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Do you have what it takes to lead in a time of uncertainty?

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2020 is a year of unprecedented challenges. The devastating Australian bush fires, the global threat of Coronavirus, the upcoming national elections in New Zealand (and the USA) are just a few of the events causing uncertainty, and posing a leadership challenge, for many businesses and organisations today.

Contributor:
Brigid CarrollBrigid Carroll is Associate Professor of Management and International Business at the Business School. An expert in organisational leadership and its development for over 20 years, she is also a facilitator of Executive Education’s Leadership Mindset Programme.

Her teaching and research focuses on the mindset and practices of leadership, leadership in contexts of change and uncertainty, and adaptive, relational and collaborative leadership processes.

She has worked extensively with private and public sector organisations, professional and knowledge-orientated enterprises, and community networks and initiatives.

Developing a leadership mindset

With increasing global interconnectedness and the current challenges facing the world in terms of climate change, the refugee situation, societal polarisation between rich and poor and conflict, effective leadership will be vital in terms of how we respond to these intractable challenges.

All these issues and complexities require disparate groups (and nations) to come together into sustained conversation and shared activity. Whether it is in the context of a nation, community or organisation, leaders who hold a leadership mindset, work through conflict, are reflective, pursue innovative solutions, listen to and empathise with others, and learn collectively are vital.

Leadership, unlike management, cannot be reduced to a set of skills.

Leadership, unlike management, cannot be reduced to a set of skills. Today’s leaders need to learn how to approach challenges and opportunities with a leadership edge. It is common nowadays to work on skills, practices and toolset—and assume that is enough. There is a need for those, but only after a leadership mindset has been set in place.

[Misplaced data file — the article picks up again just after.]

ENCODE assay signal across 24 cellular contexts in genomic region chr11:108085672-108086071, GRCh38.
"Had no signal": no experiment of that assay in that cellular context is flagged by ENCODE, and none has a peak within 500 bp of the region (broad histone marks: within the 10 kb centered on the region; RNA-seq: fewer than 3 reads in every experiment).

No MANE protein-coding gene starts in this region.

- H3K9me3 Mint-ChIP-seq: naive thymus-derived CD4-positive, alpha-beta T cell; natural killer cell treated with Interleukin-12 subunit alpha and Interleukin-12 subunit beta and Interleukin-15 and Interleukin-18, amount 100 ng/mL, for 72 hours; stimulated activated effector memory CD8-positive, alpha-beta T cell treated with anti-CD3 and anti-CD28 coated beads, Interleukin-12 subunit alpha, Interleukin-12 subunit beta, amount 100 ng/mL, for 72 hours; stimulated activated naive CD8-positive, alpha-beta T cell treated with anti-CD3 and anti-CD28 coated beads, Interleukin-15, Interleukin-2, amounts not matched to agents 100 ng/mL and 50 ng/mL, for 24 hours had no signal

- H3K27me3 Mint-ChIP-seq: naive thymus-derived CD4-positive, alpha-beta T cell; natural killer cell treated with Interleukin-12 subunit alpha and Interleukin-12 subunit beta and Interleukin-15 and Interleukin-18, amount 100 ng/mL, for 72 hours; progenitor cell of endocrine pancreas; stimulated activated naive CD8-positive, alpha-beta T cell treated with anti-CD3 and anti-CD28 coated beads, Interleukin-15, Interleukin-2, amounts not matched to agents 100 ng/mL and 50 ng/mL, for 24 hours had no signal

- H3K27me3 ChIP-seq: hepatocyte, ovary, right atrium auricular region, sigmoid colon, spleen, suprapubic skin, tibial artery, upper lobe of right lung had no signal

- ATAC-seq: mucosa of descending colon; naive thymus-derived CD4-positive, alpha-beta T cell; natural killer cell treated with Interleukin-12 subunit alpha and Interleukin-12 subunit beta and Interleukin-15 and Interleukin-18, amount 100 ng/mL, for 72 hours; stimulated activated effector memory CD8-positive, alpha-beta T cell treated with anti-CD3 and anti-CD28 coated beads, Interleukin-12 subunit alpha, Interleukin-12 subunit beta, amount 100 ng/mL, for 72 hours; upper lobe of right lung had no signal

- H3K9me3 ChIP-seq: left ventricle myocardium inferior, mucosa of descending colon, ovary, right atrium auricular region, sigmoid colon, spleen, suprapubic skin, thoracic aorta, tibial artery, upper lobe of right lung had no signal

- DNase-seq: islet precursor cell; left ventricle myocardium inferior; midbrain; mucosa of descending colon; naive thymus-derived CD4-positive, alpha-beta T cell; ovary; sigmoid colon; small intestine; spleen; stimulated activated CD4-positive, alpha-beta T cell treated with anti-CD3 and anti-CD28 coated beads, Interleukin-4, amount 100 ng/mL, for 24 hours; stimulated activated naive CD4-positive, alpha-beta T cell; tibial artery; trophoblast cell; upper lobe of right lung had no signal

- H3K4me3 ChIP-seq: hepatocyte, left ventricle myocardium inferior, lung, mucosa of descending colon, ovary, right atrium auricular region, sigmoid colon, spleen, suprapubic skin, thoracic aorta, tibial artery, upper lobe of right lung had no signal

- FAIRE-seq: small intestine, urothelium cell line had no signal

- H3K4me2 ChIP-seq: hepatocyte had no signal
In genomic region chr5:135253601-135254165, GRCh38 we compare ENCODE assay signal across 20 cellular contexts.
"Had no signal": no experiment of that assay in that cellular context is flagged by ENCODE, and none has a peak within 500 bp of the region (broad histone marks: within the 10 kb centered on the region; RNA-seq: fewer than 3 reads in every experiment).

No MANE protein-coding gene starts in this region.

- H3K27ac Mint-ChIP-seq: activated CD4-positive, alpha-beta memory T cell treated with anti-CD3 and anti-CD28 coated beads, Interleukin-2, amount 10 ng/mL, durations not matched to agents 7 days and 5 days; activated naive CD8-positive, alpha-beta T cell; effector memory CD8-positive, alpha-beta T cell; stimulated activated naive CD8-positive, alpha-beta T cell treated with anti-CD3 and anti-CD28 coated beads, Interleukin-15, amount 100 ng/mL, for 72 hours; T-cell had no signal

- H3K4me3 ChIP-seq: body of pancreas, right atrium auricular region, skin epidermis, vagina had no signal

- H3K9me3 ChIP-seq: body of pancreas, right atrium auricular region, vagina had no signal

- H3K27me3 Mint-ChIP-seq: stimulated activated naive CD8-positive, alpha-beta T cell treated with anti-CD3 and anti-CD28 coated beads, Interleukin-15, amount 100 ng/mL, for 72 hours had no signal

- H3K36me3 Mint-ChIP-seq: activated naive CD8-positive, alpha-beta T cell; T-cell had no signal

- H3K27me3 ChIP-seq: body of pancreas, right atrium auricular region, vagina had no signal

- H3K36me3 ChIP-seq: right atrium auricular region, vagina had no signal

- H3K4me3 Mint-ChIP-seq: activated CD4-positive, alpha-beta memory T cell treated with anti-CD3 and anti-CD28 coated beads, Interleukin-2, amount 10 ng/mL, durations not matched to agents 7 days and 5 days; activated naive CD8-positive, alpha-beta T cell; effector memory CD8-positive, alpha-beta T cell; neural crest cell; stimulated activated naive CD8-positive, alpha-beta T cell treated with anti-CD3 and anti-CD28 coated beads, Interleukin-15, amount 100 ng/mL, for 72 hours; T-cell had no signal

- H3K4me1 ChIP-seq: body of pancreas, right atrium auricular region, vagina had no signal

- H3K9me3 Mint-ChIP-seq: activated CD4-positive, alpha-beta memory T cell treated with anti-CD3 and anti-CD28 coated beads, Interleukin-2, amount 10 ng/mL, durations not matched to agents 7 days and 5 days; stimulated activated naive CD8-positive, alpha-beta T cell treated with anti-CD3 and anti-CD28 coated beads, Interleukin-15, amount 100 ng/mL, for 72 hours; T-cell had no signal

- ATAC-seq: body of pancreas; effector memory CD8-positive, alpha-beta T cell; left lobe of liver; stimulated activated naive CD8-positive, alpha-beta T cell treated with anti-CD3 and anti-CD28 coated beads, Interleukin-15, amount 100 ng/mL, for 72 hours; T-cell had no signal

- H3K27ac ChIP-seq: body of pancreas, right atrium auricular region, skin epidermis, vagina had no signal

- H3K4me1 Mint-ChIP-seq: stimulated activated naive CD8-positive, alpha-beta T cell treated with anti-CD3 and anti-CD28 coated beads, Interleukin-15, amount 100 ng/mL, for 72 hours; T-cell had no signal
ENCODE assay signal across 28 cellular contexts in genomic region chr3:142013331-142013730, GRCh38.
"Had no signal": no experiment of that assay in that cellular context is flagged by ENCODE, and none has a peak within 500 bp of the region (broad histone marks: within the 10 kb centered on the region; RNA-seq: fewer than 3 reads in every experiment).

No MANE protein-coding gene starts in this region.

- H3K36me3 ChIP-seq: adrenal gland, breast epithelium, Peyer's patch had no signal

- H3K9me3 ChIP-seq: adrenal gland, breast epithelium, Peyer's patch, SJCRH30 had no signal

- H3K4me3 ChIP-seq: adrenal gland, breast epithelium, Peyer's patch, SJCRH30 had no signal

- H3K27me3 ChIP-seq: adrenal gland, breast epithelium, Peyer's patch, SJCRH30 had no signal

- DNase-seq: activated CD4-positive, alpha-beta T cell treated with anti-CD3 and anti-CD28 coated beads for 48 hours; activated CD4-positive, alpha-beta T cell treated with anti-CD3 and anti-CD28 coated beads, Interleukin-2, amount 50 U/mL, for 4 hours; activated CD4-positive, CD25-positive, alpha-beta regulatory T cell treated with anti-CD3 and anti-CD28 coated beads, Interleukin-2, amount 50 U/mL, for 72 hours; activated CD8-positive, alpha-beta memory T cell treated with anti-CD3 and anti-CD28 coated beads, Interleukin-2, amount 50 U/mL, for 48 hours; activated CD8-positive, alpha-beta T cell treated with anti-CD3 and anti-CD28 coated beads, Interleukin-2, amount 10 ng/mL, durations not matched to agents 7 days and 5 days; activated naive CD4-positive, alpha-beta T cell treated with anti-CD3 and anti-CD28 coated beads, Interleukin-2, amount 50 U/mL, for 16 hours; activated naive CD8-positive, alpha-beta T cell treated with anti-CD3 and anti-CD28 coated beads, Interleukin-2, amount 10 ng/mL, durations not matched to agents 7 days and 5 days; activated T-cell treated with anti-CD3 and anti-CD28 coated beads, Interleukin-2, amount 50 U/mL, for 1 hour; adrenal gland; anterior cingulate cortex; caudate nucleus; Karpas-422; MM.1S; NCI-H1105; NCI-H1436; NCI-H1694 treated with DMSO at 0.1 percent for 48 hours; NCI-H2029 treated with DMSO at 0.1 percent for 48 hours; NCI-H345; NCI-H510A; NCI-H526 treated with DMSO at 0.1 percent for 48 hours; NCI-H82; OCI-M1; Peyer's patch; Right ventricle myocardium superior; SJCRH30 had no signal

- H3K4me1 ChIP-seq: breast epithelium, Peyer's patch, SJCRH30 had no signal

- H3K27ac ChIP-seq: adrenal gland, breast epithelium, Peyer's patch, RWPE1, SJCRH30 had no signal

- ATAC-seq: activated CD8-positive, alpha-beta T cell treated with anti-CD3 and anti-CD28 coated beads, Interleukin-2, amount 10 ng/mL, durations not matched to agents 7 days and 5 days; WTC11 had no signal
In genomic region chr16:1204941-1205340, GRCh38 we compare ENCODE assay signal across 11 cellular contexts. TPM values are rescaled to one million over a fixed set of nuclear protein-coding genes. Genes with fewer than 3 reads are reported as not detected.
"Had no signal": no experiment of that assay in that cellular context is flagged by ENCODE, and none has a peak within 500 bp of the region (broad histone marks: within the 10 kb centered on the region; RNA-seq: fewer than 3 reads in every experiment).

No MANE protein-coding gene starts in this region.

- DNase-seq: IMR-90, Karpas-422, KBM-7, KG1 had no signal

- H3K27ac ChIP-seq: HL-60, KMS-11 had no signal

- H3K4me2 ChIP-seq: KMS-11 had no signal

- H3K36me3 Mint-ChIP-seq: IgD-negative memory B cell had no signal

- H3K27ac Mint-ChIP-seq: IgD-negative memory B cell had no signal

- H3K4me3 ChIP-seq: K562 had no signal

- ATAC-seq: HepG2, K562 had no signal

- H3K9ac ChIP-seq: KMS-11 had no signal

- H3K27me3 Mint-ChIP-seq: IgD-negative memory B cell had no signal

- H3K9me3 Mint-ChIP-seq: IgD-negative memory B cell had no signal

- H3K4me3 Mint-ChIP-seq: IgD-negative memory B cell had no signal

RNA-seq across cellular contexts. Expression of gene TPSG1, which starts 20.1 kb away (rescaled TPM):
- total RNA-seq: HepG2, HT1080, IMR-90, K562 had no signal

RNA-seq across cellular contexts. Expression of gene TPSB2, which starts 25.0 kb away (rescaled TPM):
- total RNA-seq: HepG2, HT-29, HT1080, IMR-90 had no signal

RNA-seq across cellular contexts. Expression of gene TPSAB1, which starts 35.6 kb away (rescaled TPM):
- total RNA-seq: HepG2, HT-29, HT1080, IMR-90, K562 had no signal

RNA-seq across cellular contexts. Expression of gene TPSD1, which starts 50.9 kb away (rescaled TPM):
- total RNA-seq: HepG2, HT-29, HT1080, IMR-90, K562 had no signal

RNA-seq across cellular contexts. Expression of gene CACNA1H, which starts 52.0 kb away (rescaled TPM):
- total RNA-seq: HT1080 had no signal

A leadership mindset is like an orientation. If it is in place, then those practices and skills can be directed to a broader purpose. It’s about thinking, relating, acting and stepping up differently.

 


Understanding ‘leadership’ and ‘leader’

I would define leadership as ‘mobilising, energising and collaborating with others to engage with an intractable challenge or new possibility’. Leaders catalyse themselves and others to work together to create or solve something.

A ‘leader’ then is anyone who steps into leadership at any moment, remembering that most initiatives need multiple and concurrent leaders to do that. The foremost quality of a leader is the capacity to keep moving in uncertain, ambiguous, conflictual and complex contexts. Those contexts are becoming the norm and, in those contexts, no one can be sure they are right.

Therefore, the ability to keep moving and searching for clues, looking for pathways, drawing on the knowledge and instincts of others, and taking risks to pursue novel ways of knowing things is key. Those who need certainty will get stalled inevitably.

The foremost quality of a leader is the capacity to keep moving in uncertain, ambiguous, conflictual and complex contexts.

Doing the work of leadership

We saw a fabulous example of dealing with uncertainty and a crisis from our own Prime Minister Jacinda Ardern during the Christchurch tragedy. She prioritised sharing information, communicating care and empathy, connecting with key agencies and institutions, sparking legislative change and articulating and embodying core values which called to the whole world.

In the face of uncertainty such as the coronavirus threat, leaders could learn from this example, particularly as people become afraid, look for coordination, seek information, and want to see their government working closely with health, security and local communities.

We all want to see leadership that:

  • Keeps revising its way forward as the context changes
  • Communicates in an ongoing fashion
  • Shows its deep care for people
  • Navigates the economy and other social domains and institutions
  • Takes practical action in removing obstacles for communities and organisations to keep flourishing

People often think leadership is an innate skill that certain individuals possess. I don’t believe that is the case and that has been reinforced through my involvement in leadership development. Time and time again I see it comes down to practice/practise. ‘Practice’ (with a ‘c’) refers to something people can acquire or gain through a leadership development experience (such as framing and working through conflict); ‘practise’ (with an ‘s’) means intentionally working at it, experimenting, getting feedback, taking it back to one’s own context and refining it. A powerful leadership development experience will do both.


          

       

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